Michael Nazir-Ali says he had ‘no choice’ but to leave Church of England

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Bishop Michael Nazir-Ali joined the Catholic OrdinariateChristian concern

Former Church of England bishop Michael Nazir-Ali has defended his decision to join the Catholic Church.

Nazir-Ali was Bishop of Rochester for 15 years and a leading figure in Anglican evangelism, helping to found the Orthodox community of Gafcon.

Last week, he announced that he had joined the Catholic Ordinariate created by Pope Benedict to receive disillusioned Anglican clergy, including those who are married.

Nazir-Ali written in the Daily Mail that he “could never have imagined” at the time of his ordination 45 years ago that he would one day become a Catholic, but that he had been pressured into this decision after being “deeply saddened” by the developments in the Church of England.

He expressed frustration at the “endless self-laceration of Britain’s imperial past,” and the militant councils and synods of churches “each with a unique, often fashionable, agenda that ‘it’s about cultural correctness, “climate change”, identity politics, multiculturalism (which actually encourages communities to live separately) or critical theory on race, religion and gender – a neo theory. -marxist developed to create conflict by dividing people into victims and villains “.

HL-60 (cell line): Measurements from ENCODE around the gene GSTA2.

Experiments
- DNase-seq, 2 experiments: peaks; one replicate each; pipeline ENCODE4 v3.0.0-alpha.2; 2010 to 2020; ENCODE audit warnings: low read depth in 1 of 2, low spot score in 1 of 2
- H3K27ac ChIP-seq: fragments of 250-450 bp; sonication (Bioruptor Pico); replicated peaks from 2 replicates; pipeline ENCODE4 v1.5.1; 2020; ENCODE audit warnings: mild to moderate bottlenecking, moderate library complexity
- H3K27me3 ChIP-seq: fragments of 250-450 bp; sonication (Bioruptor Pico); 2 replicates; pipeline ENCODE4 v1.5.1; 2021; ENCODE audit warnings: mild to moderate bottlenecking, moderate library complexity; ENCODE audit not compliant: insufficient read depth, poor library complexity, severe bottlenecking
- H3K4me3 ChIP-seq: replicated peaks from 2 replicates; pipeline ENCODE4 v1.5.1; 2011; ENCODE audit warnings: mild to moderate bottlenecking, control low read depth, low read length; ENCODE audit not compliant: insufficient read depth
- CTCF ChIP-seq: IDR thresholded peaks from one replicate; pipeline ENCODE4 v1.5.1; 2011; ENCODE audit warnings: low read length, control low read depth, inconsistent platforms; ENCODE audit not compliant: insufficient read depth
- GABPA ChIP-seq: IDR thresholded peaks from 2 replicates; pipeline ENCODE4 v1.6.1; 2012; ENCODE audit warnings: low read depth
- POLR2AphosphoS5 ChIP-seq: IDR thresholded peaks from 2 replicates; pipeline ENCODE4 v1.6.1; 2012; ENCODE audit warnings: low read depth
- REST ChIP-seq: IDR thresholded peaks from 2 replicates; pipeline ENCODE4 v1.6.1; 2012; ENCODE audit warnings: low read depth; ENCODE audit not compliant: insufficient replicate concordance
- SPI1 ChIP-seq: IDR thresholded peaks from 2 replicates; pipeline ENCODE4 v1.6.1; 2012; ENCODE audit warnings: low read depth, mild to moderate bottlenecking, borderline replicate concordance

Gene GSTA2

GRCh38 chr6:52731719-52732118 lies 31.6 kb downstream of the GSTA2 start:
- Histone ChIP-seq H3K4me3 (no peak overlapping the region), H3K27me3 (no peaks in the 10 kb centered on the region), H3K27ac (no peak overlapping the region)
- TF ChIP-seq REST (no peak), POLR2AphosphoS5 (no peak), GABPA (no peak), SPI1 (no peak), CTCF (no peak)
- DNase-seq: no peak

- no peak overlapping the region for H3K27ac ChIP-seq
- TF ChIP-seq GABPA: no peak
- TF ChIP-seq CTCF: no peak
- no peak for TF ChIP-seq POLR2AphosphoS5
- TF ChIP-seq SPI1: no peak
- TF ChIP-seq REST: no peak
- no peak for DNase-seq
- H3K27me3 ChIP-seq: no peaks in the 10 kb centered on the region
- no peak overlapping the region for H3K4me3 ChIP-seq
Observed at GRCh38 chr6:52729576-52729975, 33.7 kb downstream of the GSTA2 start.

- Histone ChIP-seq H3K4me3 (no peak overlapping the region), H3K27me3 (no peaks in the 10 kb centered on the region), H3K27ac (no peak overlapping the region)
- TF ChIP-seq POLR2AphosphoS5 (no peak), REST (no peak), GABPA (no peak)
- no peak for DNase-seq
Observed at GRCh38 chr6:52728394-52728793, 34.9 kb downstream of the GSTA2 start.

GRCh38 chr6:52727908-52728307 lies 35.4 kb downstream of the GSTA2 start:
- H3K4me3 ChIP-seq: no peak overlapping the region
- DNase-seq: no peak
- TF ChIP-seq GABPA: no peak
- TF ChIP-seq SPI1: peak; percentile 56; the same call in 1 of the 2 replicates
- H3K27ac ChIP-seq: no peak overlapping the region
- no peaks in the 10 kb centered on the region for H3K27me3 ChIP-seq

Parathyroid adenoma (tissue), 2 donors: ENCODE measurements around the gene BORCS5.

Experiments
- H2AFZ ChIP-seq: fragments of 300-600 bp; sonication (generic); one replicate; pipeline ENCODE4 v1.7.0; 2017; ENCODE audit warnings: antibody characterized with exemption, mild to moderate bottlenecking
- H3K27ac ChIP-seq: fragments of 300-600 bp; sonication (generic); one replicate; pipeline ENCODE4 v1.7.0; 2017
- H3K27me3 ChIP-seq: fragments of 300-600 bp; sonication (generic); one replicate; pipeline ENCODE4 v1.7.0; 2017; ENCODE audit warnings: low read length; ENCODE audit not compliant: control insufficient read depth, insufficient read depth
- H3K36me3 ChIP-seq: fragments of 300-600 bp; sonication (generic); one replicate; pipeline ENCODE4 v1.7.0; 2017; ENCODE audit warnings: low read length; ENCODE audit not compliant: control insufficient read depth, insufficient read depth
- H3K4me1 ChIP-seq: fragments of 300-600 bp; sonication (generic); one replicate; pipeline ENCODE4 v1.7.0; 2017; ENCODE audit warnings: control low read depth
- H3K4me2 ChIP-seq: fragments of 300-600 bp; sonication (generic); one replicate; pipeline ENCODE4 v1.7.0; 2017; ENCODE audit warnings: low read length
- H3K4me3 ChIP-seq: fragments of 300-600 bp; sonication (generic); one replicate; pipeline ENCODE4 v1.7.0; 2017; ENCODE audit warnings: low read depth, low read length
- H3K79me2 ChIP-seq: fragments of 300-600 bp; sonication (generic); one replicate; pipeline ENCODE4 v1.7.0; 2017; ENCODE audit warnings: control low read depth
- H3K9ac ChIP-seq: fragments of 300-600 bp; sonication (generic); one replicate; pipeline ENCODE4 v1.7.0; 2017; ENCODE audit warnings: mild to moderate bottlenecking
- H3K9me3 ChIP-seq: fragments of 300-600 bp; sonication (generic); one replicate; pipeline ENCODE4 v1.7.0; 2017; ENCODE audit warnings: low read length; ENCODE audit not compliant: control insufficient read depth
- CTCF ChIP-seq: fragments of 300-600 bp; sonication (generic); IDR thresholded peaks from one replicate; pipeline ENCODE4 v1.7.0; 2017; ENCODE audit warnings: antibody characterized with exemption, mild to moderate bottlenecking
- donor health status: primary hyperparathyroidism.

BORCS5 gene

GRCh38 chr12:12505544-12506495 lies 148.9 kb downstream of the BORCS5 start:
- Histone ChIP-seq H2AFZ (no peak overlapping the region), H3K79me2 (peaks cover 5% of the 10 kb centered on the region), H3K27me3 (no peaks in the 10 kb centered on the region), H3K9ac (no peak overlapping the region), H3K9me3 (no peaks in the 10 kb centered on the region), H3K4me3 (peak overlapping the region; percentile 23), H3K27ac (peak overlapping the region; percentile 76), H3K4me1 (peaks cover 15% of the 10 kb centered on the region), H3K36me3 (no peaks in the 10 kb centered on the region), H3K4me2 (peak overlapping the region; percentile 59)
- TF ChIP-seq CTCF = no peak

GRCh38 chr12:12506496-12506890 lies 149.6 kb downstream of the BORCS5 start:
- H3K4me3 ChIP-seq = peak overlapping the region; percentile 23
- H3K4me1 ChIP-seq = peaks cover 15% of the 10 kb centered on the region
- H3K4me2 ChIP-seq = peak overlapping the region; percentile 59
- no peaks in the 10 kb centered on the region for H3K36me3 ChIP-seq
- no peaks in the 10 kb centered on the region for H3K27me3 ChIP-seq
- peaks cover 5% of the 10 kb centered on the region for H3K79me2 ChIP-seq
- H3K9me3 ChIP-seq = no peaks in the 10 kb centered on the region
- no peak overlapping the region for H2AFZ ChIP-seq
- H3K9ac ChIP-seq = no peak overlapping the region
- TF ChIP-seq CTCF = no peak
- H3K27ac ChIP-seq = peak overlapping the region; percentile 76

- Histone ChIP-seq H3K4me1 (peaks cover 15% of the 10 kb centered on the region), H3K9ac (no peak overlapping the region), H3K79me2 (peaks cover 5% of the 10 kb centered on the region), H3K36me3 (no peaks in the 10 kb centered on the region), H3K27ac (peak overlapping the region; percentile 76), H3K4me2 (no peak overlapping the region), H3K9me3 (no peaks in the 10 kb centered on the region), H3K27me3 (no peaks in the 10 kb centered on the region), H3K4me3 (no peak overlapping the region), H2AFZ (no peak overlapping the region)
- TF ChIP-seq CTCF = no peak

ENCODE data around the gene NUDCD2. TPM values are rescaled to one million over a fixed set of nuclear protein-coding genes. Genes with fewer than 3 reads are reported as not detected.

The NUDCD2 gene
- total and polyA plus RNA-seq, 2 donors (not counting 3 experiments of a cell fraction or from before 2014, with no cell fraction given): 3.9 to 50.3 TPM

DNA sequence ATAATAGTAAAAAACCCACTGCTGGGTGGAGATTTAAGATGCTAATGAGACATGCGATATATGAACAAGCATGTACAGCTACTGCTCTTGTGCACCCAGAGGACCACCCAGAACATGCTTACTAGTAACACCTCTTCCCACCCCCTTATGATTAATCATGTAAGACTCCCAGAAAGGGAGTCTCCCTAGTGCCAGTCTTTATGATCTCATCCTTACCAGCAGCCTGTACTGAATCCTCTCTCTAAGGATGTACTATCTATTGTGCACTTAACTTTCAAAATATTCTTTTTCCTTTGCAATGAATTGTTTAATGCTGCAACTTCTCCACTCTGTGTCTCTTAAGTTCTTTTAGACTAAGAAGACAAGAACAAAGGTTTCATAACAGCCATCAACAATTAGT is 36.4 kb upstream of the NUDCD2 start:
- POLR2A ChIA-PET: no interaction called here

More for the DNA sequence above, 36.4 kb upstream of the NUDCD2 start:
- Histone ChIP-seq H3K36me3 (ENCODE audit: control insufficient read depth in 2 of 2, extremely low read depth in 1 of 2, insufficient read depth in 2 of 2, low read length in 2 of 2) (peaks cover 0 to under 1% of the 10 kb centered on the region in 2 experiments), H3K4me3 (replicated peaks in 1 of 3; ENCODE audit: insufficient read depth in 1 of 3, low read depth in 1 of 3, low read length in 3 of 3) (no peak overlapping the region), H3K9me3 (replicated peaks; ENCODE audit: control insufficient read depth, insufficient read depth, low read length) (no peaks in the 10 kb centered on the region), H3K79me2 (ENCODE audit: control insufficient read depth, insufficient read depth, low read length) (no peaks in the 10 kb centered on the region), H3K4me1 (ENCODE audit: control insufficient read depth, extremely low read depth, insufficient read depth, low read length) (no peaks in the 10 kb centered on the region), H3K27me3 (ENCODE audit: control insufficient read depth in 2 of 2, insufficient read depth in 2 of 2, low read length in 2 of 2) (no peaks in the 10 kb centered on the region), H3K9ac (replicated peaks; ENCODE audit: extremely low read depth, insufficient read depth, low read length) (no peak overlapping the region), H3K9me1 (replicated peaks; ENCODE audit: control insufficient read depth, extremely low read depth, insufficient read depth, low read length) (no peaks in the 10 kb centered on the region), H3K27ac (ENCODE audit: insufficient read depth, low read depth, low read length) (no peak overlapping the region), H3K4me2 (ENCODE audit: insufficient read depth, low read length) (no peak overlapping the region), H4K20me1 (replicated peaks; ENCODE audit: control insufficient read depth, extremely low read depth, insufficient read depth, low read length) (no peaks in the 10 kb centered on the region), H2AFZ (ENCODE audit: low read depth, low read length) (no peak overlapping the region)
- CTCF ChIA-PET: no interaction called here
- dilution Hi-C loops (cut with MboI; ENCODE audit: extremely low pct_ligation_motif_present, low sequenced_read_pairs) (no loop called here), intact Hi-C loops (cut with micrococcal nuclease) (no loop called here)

He further argued that he had “no choice but to join the Catholic fold because the Church of England had become” shattered “into” a loose set of churches “, many of which have “contradictory interpretations of Christianity”.

“The values ​​of the Church were all I believed in: helping others to come to the faith and to be formed by it, tolerance and freedom, the sanctity of the person, of marriage and the importance of family, ”he said.

“At the time, the Church celebrated and defended these values. It was neither reluctant, nor sorry, nor ashamed.”

He said the change was a “bittersweet moment” because of his regrets for the current Church of England, mixed with optimism about the opportunities he sees to defend human rights and defend persecuted Christians within the framework of the Catholic Church.

“I struggled with this for several years, but reluctantly realized I had no choice,” he said.

“Too often I have felt alone, at odds with the Church. Sometimes it’s better to have the wind at your back than to constantly struggle with it.

“It is a deeply personal decision. I move from one Church to another, in the fulfillment of my spiritual needs. It is not a ‘conversion’ from one religion to another.”

He added: “The Catholic Church has had its share of problems, but faith and values ​​are the ones that I also have and feel eroded in the Church of England.


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